Travis Kalanick’s Top 10 Rules For Success (@travisk)


– When you get on the field, put everything you have into it. Put every ounce of energy
you have on the field. Fear is the disease,
hustle is the antidote. What I do in a given day is I have a set of problems that need to be solved, and I start at the most
important and work my way down. – He’s an American
visionary and entrepreneur. He co-founded the peer
to peer file sharing company Swoosh, and the
technology company Uber. He has an estimated net
worth of $6.2 billion. He’s Travis Kalanick, and here is my take on his top 10 rules for success. Rule number one is my personal favorite, and make sure to stick around all the way to the end for some special bonus clips. And as always, if Travis
says something that really means something,
really resonates with you, make sure to leave it in
the comments and put quotes around it so other people
can be inspired as well. (inspirational music) – The champion’s mindset, I
think a lot of people hear the word champion and they
think of a famous sports star, in the US you might think of
Michael Jordan or Lebron James going and dunking on somebody. But we think of it differently. We think of it as, well
when you get on the field, put everything you have into it. Put every ounce of energy
you have on the field. Leave nothing on the field. And two, when you get knocked down, ’cause if you’re an entrepreneur,
inevitably you will be, when you see hard times
and you get knocked down, get back up. And if you keep putting
everything you got into it, and you keep getting back up
when you get knocked down, it’s almost impossible to fail. Fear is the disease,
hustle is the antidote. So in my day, I already sound
like an old-school dude, in my day, it as just tough, man. You start a company in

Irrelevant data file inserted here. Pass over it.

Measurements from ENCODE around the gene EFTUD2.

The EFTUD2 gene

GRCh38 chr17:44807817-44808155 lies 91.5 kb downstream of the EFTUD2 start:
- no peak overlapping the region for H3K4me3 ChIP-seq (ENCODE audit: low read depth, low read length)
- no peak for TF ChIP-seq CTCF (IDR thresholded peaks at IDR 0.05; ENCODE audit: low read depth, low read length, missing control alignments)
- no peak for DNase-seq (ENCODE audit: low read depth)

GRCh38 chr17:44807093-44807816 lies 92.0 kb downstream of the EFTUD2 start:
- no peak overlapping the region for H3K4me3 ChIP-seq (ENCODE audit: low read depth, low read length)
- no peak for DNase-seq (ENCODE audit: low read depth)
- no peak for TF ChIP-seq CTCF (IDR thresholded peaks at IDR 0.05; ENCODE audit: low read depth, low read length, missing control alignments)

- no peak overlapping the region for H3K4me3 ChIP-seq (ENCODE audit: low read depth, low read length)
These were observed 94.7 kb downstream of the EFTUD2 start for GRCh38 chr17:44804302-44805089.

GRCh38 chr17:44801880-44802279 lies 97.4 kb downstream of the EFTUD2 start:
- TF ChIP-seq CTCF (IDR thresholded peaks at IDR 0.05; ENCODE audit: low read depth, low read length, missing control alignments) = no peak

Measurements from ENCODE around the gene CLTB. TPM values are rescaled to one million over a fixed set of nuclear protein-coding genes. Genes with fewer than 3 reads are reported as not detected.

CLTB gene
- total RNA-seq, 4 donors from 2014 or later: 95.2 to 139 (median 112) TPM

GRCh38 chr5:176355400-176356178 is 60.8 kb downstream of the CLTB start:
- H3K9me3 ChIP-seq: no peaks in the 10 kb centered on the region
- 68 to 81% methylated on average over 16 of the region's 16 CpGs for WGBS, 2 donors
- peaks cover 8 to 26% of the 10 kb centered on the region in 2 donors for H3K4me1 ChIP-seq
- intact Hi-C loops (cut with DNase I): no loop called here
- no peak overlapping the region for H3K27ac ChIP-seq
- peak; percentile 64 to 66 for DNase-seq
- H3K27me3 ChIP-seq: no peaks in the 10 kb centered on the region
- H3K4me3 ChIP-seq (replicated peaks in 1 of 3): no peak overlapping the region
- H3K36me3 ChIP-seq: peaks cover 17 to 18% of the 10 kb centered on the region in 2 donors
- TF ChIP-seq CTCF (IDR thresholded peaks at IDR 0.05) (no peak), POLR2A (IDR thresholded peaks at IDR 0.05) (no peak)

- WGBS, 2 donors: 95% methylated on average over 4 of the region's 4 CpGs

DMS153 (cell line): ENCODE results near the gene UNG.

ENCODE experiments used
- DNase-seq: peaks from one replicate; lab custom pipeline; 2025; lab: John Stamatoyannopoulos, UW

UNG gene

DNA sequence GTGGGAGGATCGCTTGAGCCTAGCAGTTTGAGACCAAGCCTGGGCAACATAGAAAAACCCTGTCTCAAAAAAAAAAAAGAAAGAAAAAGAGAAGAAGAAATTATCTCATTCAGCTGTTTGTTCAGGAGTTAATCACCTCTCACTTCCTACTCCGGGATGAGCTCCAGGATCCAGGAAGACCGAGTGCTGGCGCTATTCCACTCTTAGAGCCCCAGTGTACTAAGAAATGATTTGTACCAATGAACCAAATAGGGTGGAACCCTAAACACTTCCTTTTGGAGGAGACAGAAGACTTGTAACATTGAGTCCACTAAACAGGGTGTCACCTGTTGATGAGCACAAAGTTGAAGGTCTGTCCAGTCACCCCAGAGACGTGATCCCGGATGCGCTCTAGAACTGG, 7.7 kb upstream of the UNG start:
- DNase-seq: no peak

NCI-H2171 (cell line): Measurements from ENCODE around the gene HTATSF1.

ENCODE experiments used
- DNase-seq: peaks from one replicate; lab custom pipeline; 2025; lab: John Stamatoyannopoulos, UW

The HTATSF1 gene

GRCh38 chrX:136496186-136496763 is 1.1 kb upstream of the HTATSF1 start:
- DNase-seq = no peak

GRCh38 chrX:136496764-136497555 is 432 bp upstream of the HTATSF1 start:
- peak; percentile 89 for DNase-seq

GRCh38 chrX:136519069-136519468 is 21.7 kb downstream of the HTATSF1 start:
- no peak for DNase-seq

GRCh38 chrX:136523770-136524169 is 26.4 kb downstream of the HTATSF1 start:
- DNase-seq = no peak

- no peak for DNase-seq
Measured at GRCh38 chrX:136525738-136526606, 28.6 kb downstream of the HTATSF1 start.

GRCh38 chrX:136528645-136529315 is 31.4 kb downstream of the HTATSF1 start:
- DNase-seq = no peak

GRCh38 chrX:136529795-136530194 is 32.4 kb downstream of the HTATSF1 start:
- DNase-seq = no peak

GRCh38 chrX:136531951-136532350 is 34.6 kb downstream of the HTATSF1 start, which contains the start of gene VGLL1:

2001, good luck, right? You can’t count on funding, you can’t count on sales, you can’t count on anything
but just crazy hustle. And just grit your teeth, claw your way to success. There was just no easy way to do it. What I find is a lot of
the entrepreneurs today are much smarter than
we were back in the day. They’re like way smarter. They got blogs, they
know what VCs are doing, they know everything that’s
going on in the space. There’s a corpus of knowledge now that makes entrepreneurs today much smarter. But there’s liquidity in funding, especially on the angel side. It used to be much harder
to get an angel deal done and a series A deal. Now, angels deals are a piece of cake. But what happens is, I see
a number of entrepreneurs who don’t have that hustle. And they’re afraid, and
they act out of that fear. And when you act out of that fear, you make big mistakes. An example might be doing a
preemptive deal with a VC, thinking they’re your friend. An example might be not being
hardcore and keeping your job. An example might be, a lot of times it gets exposed through deals. You see that fear being
exposed through the deal cycle. And so if you’re an entrepreneur and you find yourself afraid of something, sack up, okay? And start hustling. Hustling is the antidote to fear. Go create your success. My management style is
problem solver in chief. And so what I do in a given day is I have a set of problems
that need to be solved, and I start at the most
important and work my way down. And for the problems
I don’t have time for, Somebody else gets to solve them. If somebody’s already solving a problem, I don’t need to get involved. The problem’s getting solved. But people go, “Wow, so your
day’s just full of problems.” I’m like, yeah, I got a lot of problems! But it’s sort of how a math
professor thinks of problems. Think of a great math professor who has no math problems to solve. He’s a very sad math professor. (audience laughing) And so, that’s very much how I look at it. Solving problems, every
problem is an opportunity for innovating and being creative, and finding something new. And that’s what I love to
do, and I do it every day. A lot of folks think,
oh you’re an engineer, you’re analytical, you can
solve all the world’s problems. But it doesn’t quite work like that. There’s a lot of creativity
that goes into finding how to solve a problem in
a way that moves people. In a way that inspires. And so you have to really